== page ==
The energy theorem tells that the sum over all g(x,y) is the Euler characteristic of a complex G, if g is the Green's function, the inverse of the connection matrix of G. Here is a rehearsal of 10/9/2017 for a talk on 10/10/2017. It was proven here and
generalized here.
I) The notation {(12),(23),(1),(2),(3)} saves curly brackets and commas in {{1,2},{2,3},{1},{2},{3}}.
II) The fact that omega(x) = i(x) is an index was understated a bit. It verifies in full generality that
the Euler characteristic is invariant under Barycentric refinement G -> (V,E)=(G,{(a,b) | a subset b or b subset a}).
This follows also from the eigenvector structure of the explicit Barycentric refinement operator involving Stirling
numbers. III) Integral geometric approaches to Gauss-Bonnet have tradition: the Blaschke-Chern-Banchoff
generation line illustrates this. I asked at various occasions what curvature we get if
P is the normalized volume measure on a compact Riemannian manifold and for every x,
the heat signature function y -> exp(-t L)(x,h) or the potentials y -> g(x,y) for the Green function
is taken. IV) A hyperbolic structure defines a Morse cohomology. Almost by definition, Morse
cohomology for the gradient flow of the dimension is simplicial cohomology of G.
V) The proof of the multiplicative Poincare-Hopf formula needs the valuation argument
that psi(G+x) = 0 if we glue a new cell along a complete complex. This can
be analyzed by looking at the cycle structure of det(L) which is the
Fredholm determinant det(1+A) of the adjacency matrix:
the Fredholm determinant of the adjacency matrix of a complete graph is zero.
VI) The talk mentions Boolean algebra. It is only a Boolean lattice. The fact that the class of subcomplexes
does not form a Boolean algebra is a stumbling block for proving unimodularity algebraically.
VII) In discrete McKean-Singer, str(L^-t))=X(G) only holds for t=1 unlike in the
Hodge case, where it is a manifestation of super symmetry. The multiplicative story does not have supersymmetry.
Actually, the energy is the discrepancy.
VIII) There is more to discrete potential theory: the uniform measure maximizes entropy.
One can look at the minimal energy mass on a subcomplex as in classical potential theory.
Entropy and Euler characteristic are both natural (uniqueness theorems of Shannon for entropy
and Meyer of Euler characteristic). It leads to Helmholtz free energy for which
catastrophic phase transitions (blue-sky and pitchfork bifurcations) occur when changing temperature.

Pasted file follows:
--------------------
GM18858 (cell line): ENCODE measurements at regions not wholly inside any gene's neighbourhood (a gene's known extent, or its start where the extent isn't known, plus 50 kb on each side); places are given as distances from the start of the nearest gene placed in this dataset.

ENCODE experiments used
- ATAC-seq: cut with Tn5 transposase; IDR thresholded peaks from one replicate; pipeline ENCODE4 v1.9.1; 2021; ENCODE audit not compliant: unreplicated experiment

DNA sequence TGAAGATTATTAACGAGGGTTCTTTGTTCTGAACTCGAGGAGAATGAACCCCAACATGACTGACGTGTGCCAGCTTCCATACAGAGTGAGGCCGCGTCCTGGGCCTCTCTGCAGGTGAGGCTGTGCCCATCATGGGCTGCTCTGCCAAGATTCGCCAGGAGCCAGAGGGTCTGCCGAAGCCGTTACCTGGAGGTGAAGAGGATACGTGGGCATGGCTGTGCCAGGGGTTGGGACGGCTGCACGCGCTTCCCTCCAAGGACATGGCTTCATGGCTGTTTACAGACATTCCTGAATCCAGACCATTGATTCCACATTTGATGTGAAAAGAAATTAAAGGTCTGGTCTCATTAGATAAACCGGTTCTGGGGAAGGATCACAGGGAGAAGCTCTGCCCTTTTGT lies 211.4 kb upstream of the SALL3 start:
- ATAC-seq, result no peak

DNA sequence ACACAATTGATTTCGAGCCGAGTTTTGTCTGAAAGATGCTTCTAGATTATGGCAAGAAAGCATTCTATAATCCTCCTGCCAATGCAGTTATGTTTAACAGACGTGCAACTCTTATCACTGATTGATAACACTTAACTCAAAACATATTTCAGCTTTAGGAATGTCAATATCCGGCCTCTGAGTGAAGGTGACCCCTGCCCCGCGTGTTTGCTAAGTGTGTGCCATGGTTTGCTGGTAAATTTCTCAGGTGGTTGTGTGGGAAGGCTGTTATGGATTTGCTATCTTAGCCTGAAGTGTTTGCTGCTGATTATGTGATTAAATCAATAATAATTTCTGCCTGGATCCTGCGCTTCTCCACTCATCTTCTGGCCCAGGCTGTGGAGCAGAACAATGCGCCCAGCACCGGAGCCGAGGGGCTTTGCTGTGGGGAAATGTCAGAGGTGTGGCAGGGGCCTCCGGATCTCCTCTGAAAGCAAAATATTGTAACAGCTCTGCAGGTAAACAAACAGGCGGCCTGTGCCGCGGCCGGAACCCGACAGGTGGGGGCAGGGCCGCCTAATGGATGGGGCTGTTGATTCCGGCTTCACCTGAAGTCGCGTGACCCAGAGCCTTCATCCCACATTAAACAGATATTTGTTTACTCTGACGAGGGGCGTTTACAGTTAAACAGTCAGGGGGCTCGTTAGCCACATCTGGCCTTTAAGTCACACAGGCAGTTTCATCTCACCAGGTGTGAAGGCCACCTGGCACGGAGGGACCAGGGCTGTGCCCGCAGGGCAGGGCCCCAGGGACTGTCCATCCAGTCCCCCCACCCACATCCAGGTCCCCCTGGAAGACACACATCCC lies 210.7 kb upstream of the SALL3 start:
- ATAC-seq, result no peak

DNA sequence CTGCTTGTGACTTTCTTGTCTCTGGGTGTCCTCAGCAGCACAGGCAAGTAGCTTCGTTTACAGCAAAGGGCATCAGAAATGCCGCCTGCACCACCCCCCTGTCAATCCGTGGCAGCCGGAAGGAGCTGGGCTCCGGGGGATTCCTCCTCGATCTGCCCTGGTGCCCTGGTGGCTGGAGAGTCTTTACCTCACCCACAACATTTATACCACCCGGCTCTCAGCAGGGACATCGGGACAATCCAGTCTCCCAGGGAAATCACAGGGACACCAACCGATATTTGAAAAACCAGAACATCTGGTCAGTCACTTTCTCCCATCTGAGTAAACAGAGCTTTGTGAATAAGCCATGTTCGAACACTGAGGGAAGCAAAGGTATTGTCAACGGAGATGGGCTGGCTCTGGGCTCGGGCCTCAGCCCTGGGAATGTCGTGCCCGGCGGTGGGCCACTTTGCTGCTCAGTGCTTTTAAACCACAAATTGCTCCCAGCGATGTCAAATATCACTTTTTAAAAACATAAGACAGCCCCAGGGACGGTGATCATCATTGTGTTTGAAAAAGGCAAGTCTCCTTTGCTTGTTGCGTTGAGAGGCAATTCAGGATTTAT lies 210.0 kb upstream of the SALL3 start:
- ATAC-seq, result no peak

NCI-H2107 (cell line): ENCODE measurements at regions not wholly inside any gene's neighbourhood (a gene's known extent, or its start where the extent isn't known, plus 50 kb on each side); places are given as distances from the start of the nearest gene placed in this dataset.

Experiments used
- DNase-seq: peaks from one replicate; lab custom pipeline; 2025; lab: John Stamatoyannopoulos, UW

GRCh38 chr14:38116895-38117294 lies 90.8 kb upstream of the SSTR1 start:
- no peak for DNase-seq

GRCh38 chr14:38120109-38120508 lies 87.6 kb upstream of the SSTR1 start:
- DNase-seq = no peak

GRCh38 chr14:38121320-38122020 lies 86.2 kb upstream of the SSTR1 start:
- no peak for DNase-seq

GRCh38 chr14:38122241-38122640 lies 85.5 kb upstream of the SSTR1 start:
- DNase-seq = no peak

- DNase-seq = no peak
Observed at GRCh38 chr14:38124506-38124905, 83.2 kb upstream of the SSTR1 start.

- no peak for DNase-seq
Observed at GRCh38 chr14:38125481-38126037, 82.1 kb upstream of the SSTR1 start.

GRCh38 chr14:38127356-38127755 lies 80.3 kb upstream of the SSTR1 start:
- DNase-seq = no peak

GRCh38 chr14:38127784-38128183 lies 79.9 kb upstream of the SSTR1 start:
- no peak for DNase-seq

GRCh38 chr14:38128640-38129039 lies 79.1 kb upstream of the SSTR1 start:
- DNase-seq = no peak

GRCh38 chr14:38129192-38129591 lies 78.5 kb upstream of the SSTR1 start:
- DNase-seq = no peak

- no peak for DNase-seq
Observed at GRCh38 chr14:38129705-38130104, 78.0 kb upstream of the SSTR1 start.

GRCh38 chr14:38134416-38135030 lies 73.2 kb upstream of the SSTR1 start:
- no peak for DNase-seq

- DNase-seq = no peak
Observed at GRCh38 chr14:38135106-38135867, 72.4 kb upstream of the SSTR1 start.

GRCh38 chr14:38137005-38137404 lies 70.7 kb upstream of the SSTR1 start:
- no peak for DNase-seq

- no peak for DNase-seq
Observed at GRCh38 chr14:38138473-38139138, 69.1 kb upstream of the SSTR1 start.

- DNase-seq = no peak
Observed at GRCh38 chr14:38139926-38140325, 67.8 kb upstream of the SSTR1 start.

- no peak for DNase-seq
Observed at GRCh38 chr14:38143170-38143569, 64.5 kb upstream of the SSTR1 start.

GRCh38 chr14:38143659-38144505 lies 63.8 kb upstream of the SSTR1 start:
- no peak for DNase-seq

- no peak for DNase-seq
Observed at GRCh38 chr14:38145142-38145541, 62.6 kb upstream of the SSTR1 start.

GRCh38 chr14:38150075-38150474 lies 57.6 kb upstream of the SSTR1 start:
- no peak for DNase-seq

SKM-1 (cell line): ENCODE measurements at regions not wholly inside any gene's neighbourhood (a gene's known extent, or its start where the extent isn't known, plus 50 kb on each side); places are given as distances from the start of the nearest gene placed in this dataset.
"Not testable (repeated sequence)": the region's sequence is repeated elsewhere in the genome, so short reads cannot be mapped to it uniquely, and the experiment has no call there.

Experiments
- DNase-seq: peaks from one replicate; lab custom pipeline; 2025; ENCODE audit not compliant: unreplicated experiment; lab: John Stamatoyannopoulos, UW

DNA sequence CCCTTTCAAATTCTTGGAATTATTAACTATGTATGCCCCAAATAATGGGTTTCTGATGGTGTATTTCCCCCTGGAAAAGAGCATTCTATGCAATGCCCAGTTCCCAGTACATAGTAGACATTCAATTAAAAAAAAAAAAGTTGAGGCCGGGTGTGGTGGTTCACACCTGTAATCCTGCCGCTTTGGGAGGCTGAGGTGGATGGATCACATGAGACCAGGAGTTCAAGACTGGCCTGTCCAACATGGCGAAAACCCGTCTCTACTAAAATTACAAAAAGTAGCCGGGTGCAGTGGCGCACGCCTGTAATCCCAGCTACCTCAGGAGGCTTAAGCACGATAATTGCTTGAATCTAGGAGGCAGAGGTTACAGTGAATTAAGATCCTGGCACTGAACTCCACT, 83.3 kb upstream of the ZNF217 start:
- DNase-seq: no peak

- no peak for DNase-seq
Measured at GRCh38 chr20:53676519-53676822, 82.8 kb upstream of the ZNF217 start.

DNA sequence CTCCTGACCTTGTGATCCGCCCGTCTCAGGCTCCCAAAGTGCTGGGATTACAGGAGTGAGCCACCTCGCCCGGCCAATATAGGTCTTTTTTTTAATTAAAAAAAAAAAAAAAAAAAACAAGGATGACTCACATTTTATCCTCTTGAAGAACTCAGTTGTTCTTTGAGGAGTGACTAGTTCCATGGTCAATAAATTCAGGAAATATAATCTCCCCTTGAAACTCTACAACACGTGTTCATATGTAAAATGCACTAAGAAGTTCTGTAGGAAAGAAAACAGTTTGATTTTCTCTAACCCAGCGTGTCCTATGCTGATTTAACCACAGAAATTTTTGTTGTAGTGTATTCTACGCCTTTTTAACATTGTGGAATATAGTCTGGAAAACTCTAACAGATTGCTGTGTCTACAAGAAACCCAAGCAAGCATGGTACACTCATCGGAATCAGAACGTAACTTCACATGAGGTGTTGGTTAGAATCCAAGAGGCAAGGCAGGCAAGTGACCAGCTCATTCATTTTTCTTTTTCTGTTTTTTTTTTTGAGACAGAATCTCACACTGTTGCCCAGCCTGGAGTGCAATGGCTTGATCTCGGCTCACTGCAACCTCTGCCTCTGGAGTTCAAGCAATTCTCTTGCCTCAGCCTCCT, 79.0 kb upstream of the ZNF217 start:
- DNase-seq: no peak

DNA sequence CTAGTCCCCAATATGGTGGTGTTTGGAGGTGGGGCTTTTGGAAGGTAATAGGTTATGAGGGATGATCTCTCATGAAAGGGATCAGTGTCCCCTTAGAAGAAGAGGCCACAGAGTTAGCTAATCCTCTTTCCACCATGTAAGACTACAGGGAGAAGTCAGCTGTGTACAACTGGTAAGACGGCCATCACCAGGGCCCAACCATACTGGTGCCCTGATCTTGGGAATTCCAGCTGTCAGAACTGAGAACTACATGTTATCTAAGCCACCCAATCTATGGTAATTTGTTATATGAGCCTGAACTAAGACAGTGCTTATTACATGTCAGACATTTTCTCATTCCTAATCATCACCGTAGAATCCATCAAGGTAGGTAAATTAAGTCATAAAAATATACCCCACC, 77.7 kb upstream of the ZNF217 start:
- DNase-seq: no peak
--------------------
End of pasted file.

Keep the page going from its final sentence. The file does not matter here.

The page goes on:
Below is Mathematica code computing the energy and Euler characteristic for
a complex generated by a set A. The example given is the Klein bottle,
a complex of Euler characteristic 0, Fermi characteristic 1 and f-vector (8,24,16). To the
right, is the graph G_{1} whose Whitney complex
is the Barycentric refinement as a complex. We think in the graph.
Almost all textbooks of the 20th century treat graphs as 1-dimensional
simplicial complexes. There is more to them.
Graphs carry many interesting simplicial complex structures.
Historically, in the Petersburg bridge problem which was the birth of graph theory,
Euler introduced graphs as a model of a 2-dimensional CW complex. The point of view
of topological graph theory is to see the 2-dim cells from a graph embedding.
For general networks, a natural Whitney clique complex offers itself, rather than the 1-skeleton which
treats a graph as a one-dimensional "curve". One can think of a simplicial complex structure on a graph
in a similar way as a topological or measure theoretical or order or sheave theoretical structure
on a set. If nothing is given on a graph, the most natural complex, the Whitney complex offers itself.
On the other hand, given a simplicial complex or more generally a CW complex, one has a graph G1: the vertices
of G1 are the sets of G, two vertices are connected, if one is contained in the other.
Talking about a unit sphere in G1
is more intuitive than talking about links or other constructs introduced to the language
of simplicial complexes. The fact that the Barycentric refinement of an arbitrary complex is a
Whitney complex assures that one can focus on graphs.
Omega[x_]:=-(-1)^Length[x]; DJ[a_,b_]:=DisjointQ[a,b];
EulerChi[G_]:=Total[Map[Omega,G]];
FermiPhi[G_]:=Exp[Total[Log[Map[Omega,G]]]];
Generate[A_]:=Delete[Union[Sort[Flatten[Map[Subsets,A],1]]],1]
CL[G_]:=Table[If[DJ[G[[k]],G[[l]]],0,1],{k,Length[G]},{l,Length[G]}];
Energy[G_]:=Total[Flatten[Inverse[CL[G]]]];
A={{2,3,7},{1,2,3},{1,3,5},{1,5,7},{1,4,7},{2,4,6},{1,2,6},{1,6,0},
{1,4,0},{2,4,0},{3,4,7},{3,4,6},{3,5,6},{5,6,0},{2,5,0},{2,5,7}};
G = Union[Map[Sort,Generate[A]]]; L = CL[G];
Print[{Det[L],FermiPhi[G]}]; Print[{Energy[G],EulerChi[G]}];
And here is a tweeted
140 Character code of the Energy computation of the example given in the talk:
And here is self-contained demo code to
"hear the Euler characteristic".
Generate a random complex G, compute the number Pos of positive eigenvalues
and the number Bos of even dimensional simplices. We also recompute
Euler, Energy, Fermi and Fredholm:
(*"Hear the Euler characteristic of a complex", O.Knill,12/1/2017*)
Generate[A_]:=Delete[Union[Sort[Flatten[Map[Subsets,A],1]]],1]
R[n_,m_]:=Module[{A={},X=Range[n],k},Do[k:=1+Random[Integer,n-1];
A=Append[A,Union[RandomChoice[X,k]]],{m}];Generate[A]];
G=R[10,12];n=Length[G]; Dim=Map[Length,G]-1;
Fvector=Delete[BinCounts[Dim],1]; Vol=Total[Fvector];
L=Table[If[DisjointQ[G[[k]],G[[l]]],0,1],{k,n},{l,n}];
Pos=Length[Position[Sign[Eigenvalues[1.0*L]],1]];
Bos=Length[Position[Flatten[Map[OddQ,Map[Length,G]]],True]];
Fer=n-Bos; Euler=Bos-Fer; Fred=Det[1.0*L]; Fermi=(-1)^Fer;
Energy=Round[Total[Flatten[Inverse[1.0 L]]]];
Checks={Energy,Fred,Pos,Energy==Euler,Fred==Fermi,Pos==Bos,Vol==n}
And this is the first preparation board when organizing the talk.